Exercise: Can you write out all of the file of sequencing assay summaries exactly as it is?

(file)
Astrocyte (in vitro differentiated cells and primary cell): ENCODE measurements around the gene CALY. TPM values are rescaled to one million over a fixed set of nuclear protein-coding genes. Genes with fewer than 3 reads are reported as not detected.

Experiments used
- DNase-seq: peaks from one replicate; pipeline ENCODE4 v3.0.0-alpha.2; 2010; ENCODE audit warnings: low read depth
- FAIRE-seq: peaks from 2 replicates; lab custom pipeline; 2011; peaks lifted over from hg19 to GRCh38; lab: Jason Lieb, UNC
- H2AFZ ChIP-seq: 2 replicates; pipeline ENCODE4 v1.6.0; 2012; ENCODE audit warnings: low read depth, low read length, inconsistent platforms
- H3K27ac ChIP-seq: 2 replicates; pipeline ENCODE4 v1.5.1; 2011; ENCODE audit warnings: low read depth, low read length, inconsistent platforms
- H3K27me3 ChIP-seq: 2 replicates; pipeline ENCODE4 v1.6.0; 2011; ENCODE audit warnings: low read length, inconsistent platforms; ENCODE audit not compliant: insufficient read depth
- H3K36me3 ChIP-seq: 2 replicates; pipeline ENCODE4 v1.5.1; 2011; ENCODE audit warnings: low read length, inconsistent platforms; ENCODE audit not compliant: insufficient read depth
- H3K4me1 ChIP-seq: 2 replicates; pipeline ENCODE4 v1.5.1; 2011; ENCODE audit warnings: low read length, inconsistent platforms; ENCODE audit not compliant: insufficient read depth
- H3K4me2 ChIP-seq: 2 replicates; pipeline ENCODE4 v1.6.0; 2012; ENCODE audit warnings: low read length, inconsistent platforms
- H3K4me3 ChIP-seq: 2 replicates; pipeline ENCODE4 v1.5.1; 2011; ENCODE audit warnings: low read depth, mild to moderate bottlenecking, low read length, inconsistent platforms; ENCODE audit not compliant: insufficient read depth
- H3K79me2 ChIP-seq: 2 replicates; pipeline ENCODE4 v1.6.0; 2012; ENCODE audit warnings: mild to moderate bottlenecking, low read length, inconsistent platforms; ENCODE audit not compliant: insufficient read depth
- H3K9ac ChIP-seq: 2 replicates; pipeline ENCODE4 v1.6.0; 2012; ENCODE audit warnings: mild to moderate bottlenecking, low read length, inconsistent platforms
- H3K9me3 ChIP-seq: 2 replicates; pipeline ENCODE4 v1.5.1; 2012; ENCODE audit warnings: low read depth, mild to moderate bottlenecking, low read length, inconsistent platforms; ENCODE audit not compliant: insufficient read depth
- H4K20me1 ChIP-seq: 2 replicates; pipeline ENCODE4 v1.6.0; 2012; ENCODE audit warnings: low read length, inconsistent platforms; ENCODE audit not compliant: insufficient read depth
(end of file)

Astrocyte (in vitro differentiated cells and primary cell): ENCODE measurements around the gene CALY. TPM values are rescaled to one million over a fixed set of nuclear protein-coding genes. Genes with fewer than 3 reads are reported as not detected.

Experiments used
- DNase-seq: peaks from one replicate; pipeline ENCODE4 v3.0.0-alpha.2; 2010; ENCODE audit warnings: low read depth
- FAIRE-seq: peaks from 2 replicates; lab custom pipeline; 2011; peaks lifted over from hg19 to GRCh38; lab: Jason Lieb, UNC
- H2AFZ ChIP-seq: 2 replicates; pipeline ENCODE4 v1.6.0; 2012; ENCODE audit warnings: low read depth, low read length, inconsistent platforms
- H3K27ac ChIP-seq: 2 replicates; pipeline ENCODE4 v1.5.1; 2011; ENCODE audit warnings: low read depth, low read length, inconsistent platforms
- H3K27me3 ChIP-seq: 2 replicates; pipeline ENCODE4 v1.6.0; 2011; ENCODE audit warnings: low read length, inconsistent platforms; ENCODE audit not compliant: insufficient read depth
- H3K36me3 ChIP-seq: 2 replicates; pipeline ENCODE4 v1.5.1; 2011; ENCODE audit warnings: low read length, inconsistent platforms; ENCODE audit not compliant: insufficient read depth
- H3K4me1 ChIP-seq: 2 replicates; pipeline ENCODE4 v1.5.1; 2011; ENCODE audit warnings: low read length, inconsistent platforms; ENCODE audit not compliant: insufficient read depth
- H3K4me2 ChIP-seq: 2 replicates; pipeline ENCODE4 v1.6.0; 2012; ENCODE audit warnings: low read length, inconsistent platforms
- H3K4me3 ChIP-seq: 2 replicates; pipeline ENCODE4 v1.5.1; 2011; ENCODE audit warnings: low read depth, mild to moderate bottlenecking, low read length, inconsistent platforms; ENCODE audit not compliant: insufficient read depth
- H3K79me2 ChIP-seq: 2 replicates; pipeline ENCODE4 v1.6.0; 2012; ENCODE audit warnings: mild to moderate bottlenecking, low read length, inconsistent platforms; ENCODE audit not compliant: insufficient read depth
- H3K9ac ChIP-seq: 2 replicates; pipeline ENCODE4 v1.6.0; 2012; ENCODE audit warnings: mild to moderate bottlenecking, low read length, inconsistent platforms
- H3K9me3 ChIP-seq: 2 replicates; pipeline ENCODE4 v1.5.1; 2012; ENCODE audit warnings: low read depth, mild to moderate bottlenecking, low read length, inconsistent platforms; ENCODE audit not compliant: insufficient read depth
- H4K20me1 ChIP-seq: 2 replicates; pipeline ENCODE4 v1.6.0; 2012; ENCODE audit warnings: low read length, inconsistent platforms; ENCODE audit not compliant: insufficient read depth